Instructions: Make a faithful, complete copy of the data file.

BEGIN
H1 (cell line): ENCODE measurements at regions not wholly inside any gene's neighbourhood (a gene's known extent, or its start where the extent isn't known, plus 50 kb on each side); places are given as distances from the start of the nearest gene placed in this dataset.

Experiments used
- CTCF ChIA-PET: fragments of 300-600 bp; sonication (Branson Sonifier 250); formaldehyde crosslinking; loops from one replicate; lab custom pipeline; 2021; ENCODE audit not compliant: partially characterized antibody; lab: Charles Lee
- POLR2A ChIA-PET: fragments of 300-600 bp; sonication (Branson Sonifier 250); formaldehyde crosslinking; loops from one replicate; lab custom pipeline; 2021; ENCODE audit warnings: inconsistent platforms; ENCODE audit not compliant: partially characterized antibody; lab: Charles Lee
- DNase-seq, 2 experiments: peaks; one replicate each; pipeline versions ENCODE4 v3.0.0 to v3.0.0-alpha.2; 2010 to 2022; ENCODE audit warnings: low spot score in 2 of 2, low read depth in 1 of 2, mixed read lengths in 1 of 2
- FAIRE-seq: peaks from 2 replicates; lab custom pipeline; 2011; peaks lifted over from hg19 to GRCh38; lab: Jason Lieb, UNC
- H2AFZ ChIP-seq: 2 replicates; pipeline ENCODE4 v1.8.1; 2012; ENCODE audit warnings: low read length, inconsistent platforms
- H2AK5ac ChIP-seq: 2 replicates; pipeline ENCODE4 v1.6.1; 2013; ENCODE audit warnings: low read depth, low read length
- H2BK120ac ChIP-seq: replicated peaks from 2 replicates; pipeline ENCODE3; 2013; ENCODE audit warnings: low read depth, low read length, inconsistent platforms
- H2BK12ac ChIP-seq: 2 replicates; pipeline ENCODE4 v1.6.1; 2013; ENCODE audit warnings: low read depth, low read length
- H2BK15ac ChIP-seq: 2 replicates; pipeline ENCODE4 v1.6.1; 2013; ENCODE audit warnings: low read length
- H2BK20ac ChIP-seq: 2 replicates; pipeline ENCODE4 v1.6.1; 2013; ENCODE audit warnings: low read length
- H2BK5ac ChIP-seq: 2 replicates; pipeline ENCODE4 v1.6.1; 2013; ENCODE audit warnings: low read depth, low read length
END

H1 (cell line): ENCODE measurements at regions not wholly inside any gene's neighbourhood (a gene's known extent, or its start where the extent isn't known, plus 50 kb on each side); places are given as distances from the start of the nearest gene placed in this dataset.

Experiments used
- CTCF ChIA-PET: fragments of 300-600 bp; sonication (Branson Sonifier 250); formaldehyde crosslinking; loops from one replicate; lab custom pipeline; 2021; ENCODE audit not compliant: partially characterized antibody; lab: Charles Lee
- POLR2A ChIA-PET: fragments of 300-600 bp; sonication (Branson Sonifier 250); formaldehyde crosslinking; loops from one replicate; lab custom pipeline; 2021; ENCODE audit warnings: inconsistent platforms; ENCODE audit not compliant: partially characterized antibody; lab: Charles Lee
- DNase-seq, 2 experiments: peaks; one replicate each; pipeline versions ENCODE4 v3.0.0 to v3.0.0-alpha.2; 2010 to 2022; ENCODE audit warnings: low spot score in 2 of 2, low read depth in 1 of 2, mixed read lengths in 1 of 2
- FAIRE-seq: peaks from 2 replicates; lab custom pipeline; 2011; peaks lifted over from hg19 to GRCh38; lab: Jason Lieb, UNC
- H2AFZ ChIP-seq: 2 replicates; pipeline ENCODE4 v1.8.1; 2012; ENCODE audit warnings: low read length, inconsistent platforms
- H2AK5ac ChIP-seq: 2 replicates; pipeline ENCODE4 v1.6.1; 2013; ENCODE audit warnings: low read depth, low read length
- H2BK120ac ChIP-seq: replicated peaks from 2 replicates; pipeline ENCODE3; 2013; ENCODE audit warnings: low read depth, low read length, inconsistent platforms
- H2BK12ac ChIP-seq: 2 replicates; pipeline ENCODE4 v1.6.1; 2013; ENCODE audit warnings: low read depth, low read length
- H2BK15ac ChIP-seq: 2 replicates; pipeline ENCODE4 v1.6.1; 2013; ENCODE audit warnings: low read length
- H2BK20ac ChIP-seq: 2 replicates; pipeline ENCODE4 v1.6.1; 2013; ENCODE audit warnings: low read length
- H2BK5ac ChIP-seq: 2 replicates; pipeline ENCODE4 v1.6.1; 2013; ENCODE audit warnings: low read depth, low read length